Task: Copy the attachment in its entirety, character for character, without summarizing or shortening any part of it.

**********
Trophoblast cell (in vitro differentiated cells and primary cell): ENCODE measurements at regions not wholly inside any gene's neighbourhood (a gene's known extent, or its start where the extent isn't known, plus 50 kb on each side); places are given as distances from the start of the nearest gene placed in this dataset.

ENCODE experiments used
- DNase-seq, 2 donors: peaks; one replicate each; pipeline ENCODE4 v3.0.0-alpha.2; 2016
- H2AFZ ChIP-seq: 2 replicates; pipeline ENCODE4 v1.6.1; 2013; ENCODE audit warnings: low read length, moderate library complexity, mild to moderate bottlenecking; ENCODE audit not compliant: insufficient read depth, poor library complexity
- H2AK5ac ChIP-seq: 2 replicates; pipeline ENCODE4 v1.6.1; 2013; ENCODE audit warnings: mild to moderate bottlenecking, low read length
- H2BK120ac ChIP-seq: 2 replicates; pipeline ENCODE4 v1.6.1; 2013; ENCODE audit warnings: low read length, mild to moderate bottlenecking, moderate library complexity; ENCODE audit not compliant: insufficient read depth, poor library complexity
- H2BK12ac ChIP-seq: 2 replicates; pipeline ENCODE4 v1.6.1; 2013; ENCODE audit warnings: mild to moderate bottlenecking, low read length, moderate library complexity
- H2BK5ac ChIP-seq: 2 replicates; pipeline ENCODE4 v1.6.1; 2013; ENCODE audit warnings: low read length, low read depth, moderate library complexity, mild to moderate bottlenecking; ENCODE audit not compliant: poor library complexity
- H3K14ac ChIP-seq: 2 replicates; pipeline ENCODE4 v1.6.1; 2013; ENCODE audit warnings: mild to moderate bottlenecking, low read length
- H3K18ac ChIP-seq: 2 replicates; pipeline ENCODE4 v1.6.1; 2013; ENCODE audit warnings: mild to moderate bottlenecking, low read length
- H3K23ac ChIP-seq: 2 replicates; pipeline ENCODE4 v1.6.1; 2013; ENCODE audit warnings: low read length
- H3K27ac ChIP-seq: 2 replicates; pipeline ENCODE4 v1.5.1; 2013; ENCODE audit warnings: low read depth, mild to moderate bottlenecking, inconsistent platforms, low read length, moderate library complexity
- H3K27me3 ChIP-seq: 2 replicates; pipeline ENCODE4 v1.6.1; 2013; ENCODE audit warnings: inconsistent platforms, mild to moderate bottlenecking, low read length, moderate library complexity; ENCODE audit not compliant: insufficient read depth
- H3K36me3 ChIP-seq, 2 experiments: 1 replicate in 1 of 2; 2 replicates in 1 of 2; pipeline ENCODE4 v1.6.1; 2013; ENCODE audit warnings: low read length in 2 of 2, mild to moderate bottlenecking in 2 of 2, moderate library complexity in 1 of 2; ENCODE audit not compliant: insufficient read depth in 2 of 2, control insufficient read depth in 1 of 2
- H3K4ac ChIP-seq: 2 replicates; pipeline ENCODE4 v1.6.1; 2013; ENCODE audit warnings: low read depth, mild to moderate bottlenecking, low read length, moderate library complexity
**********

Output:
Trophoblast cell (in vitro differentiated cells and primary cell): ENCODE measurements at regions not wholly inside any gene's neighbourhood (a gene's known extent, or its start where the extent isn't known, plus 50 kb on each side); places are given as distances from the start of the nearest gene placed in this dataset.

ENCODE experiments used
- DNase-seq, 2 donors: peaks; one replicate each; pipeline ENCODE4 v3.0.0-alpha.2; 2016
- H2AFZ ChIP-seq: 2 replicates; pipeline ENCODE4 v1.6.1; 2013; ENCODE audit warnings: low read length, moderate library complexity, mild to moderate bottlenecking; ENCODE audit not compliant: insufficient read depth, poor library complexity
- H2AK5ac ChIP-seq: 2 replicates; pipeline ENCODE4 v1.6.1; 2013; ENCODE audit warnings: mild to moderate bottlenecking, low read length
- H2BK120ac ChIP-seq: 2 replicates; pipeline ENCODE4 v1.6.1; 2013; ENCODE audit warnings: low read length, mild to moderate bottlenecking, moderate library complexity; ENCODE audit not compliant: insufficient read depth, poor library complexity
- H2BK12ac ChIP-seq: 2 replicates; pipeline ENCODE4 v1.6.1; 2013; ENCODE audit warnings: mild to moderate bottlenecking, low read length, moderate library complexity
- H2BK5ac ChIP-seq: 2 replicates; pipeline ENCODE4 v1.6.1; 2013; ENCODE audit warnings: low read length, low read depth, moderate library complexity, mild to moderate bottlenecking; ENCODE audit not compliant: poor library complexity
- H3K14ac ChIP-seq: 2 replicates; pipeline ENCODE4 v1.6.1; 2013; ENCODE audit warnings: mild to moderate bottlenecking, low read length
- H3K18ac ChIP-seq: 2 replicates; pipeline ENCODE4 v1.6.1; 2013; ENCODE audit warnings: mild to moderate bottlenecking, low read length
- H3K23ac ChIP-seq: 2 replicates; pipeline ENCODE4 v1.6.1; 2013; ENCODE audit warnings: low read length
- H3K27ac ChIP-seq: 2 replicates; pipeline ENCODE4 v1.5.1; 2013; ENCODE audit warnings: low read depth, mild to moderate bottlenecking, inconsistent platforms, low read length, moderate library complexity
- H3K27me3 ChIP-seq: 2 replicates; pipeline ENCODE4 v1.6.1; 2013; ENCODE audit warnings: inconsistent platforms, mild to moderate bottlenecking, low read length, moderate library complexity; ENCODE audit not compliant: insufficient read depth
- H3K36me3 ChIP-seq, 2 experiments: 1 replicate in 1 of 2; 2 replicates in 1 of 2; pipeline ENCODE4 v1.6.1; 2013; ENCODE audit warnings: low read length in 2 of 2, mild to moderate bottlenecking in 2 of 2, moderate library complexity in 1 of 2; ENCODE audit not compliant: insufficient read depth in 2 of 2, control insufficient read depth in 1 of 2
- H3K4ac ChIP-seq: 2 replicates; pipeline ENCODE4 v1.6.1; 2013; ENCODE audit warnings: low read depth, mild to moderate bottlenecking, low read length, moderate library complexity